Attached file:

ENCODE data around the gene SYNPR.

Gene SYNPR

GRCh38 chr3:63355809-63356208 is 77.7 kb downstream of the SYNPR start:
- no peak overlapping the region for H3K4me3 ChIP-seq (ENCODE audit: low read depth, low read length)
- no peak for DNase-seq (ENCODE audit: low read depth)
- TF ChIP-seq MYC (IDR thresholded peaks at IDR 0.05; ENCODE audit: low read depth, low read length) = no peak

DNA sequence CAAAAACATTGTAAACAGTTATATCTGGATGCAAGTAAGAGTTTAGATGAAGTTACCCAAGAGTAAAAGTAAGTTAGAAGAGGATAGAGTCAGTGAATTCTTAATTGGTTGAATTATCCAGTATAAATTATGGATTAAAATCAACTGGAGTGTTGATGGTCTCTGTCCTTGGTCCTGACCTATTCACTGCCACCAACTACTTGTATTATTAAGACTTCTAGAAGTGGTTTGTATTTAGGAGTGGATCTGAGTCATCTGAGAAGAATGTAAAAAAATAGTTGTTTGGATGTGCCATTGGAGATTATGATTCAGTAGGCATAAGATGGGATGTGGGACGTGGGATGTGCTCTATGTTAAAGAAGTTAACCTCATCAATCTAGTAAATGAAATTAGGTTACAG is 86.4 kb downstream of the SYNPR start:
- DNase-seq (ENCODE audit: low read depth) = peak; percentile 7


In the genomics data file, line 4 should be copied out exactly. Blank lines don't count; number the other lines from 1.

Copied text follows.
- no peak overlapping the region for H3K4me3 ChIP-seq (ENCODE audit: low read depth, low read length)